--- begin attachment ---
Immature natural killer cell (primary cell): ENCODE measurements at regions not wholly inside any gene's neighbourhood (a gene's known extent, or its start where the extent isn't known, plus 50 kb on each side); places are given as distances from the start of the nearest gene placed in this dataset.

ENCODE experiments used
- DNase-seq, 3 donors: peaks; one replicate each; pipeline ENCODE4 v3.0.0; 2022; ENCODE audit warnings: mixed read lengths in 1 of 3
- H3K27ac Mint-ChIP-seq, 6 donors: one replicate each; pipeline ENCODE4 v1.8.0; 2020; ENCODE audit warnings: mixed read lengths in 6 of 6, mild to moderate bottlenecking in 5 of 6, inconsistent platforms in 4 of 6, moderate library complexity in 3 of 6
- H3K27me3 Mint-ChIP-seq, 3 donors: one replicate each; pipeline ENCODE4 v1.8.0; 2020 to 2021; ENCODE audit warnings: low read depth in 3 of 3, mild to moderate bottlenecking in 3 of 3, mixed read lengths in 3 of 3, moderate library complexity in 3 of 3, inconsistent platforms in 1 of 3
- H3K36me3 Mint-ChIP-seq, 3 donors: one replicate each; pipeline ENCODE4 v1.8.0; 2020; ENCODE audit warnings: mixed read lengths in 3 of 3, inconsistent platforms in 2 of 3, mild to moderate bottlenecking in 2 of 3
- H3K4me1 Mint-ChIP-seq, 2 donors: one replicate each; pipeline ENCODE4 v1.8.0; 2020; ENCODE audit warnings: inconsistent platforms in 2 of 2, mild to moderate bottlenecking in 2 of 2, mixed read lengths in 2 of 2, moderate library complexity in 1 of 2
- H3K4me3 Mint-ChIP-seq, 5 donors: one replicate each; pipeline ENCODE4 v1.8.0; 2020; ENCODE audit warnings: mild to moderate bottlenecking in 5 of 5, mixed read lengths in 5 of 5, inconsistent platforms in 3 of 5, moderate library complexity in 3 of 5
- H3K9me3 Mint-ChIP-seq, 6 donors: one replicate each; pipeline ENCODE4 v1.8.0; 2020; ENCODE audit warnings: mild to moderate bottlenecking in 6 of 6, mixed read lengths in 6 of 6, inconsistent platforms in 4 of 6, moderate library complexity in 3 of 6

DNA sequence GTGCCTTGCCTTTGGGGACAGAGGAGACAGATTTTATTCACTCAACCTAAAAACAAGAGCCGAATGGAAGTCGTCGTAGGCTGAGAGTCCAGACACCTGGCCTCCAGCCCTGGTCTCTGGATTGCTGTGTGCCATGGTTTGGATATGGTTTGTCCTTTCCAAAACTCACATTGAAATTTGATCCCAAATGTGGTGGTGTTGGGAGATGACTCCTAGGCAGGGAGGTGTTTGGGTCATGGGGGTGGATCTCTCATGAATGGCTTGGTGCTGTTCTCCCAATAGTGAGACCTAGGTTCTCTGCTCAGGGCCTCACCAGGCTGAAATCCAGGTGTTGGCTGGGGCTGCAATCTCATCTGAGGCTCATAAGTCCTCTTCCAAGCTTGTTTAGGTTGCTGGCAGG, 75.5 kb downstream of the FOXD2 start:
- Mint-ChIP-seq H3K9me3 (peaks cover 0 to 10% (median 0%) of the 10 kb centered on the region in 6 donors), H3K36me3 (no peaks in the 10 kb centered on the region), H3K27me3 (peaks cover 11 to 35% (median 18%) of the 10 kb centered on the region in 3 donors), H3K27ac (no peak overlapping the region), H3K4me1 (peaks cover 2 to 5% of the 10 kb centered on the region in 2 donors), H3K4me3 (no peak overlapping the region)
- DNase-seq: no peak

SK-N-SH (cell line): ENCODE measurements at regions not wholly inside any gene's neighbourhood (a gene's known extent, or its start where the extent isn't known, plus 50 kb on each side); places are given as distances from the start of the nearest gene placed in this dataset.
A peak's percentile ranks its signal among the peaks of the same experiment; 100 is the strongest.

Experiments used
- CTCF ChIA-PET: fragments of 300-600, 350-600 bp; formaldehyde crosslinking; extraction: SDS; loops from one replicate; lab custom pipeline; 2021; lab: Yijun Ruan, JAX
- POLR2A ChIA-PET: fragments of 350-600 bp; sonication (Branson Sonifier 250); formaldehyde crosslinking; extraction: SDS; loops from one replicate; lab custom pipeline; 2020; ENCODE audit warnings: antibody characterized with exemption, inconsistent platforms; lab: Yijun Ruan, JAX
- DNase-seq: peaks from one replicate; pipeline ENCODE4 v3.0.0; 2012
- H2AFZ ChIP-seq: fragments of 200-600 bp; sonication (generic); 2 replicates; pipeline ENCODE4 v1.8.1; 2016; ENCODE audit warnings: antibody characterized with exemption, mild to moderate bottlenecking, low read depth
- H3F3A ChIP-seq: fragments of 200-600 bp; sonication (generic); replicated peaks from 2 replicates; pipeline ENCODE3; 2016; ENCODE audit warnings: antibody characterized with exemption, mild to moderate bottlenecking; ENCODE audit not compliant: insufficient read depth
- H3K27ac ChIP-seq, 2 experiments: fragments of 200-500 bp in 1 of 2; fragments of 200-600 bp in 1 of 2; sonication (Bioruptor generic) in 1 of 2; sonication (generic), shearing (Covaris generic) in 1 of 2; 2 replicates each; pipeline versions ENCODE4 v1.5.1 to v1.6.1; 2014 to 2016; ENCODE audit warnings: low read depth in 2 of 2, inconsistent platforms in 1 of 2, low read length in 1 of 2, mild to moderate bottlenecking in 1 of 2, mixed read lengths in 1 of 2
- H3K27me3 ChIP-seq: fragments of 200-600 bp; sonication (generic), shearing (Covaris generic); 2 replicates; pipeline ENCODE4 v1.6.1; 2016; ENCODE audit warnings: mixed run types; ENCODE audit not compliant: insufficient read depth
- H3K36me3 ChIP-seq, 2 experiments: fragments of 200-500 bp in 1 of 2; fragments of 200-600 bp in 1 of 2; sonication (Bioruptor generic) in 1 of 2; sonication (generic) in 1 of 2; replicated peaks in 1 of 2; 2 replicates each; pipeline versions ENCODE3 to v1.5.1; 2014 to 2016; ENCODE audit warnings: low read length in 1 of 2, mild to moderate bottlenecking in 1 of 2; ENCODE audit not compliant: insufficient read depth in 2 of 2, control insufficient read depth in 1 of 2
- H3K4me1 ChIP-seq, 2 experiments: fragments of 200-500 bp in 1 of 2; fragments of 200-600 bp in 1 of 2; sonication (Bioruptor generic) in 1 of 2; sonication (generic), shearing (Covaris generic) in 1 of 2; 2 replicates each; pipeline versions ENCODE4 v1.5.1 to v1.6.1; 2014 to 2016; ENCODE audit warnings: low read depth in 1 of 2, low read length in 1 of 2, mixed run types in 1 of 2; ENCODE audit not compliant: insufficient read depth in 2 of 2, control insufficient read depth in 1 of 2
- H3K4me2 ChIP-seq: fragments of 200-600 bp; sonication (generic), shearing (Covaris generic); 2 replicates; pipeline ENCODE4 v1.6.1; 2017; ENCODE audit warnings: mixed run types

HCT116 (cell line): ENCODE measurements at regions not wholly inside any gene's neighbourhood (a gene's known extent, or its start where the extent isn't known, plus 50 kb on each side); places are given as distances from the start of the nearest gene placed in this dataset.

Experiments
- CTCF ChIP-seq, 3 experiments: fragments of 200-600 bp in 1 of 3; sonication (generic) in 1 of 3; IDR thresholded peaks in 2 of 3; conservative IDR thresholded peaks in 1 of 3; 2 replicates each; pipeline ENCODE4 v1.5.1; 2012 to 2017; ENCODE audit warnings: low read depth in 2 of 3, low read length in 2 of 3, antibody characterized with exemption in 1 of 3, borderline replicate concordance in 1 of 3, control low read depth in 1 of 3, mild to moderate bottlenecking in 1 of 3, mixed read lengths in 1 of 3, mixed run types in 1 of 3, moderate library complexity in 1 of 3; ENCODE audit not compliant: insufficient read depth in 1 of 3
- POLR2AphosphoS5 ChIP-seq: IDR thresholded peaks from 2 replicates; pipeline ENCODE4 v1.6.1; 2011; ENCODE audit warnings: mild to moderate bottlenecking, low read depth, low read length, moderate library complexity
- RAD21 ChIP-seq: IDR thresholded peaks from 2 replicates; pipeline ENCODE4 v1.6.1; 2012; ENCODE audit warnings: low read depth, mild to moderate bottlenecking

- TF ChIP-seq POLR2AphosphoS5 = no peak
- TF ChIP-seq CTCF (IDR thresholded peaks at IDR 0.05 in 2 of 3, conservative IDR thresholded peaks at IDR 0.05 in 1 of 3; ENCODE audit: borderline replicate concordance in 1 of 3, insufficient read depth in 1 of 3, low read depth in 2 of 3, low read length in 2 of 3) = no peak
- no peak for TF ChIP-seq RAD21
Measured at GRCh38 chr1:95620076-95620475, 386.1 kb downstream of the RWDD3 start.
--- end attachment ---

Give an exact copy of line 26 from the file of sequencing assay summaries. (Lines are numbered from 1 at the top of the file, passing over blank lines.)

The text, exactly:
HCT116 (cell line): ENCODE measurements at regions not wholly inside any gene's neighbourhood (a gene's known extent, or its start where the extent isn't known, plus 50 kb on each side); places are given as distances from the start of the nearest gene placed in this dataset.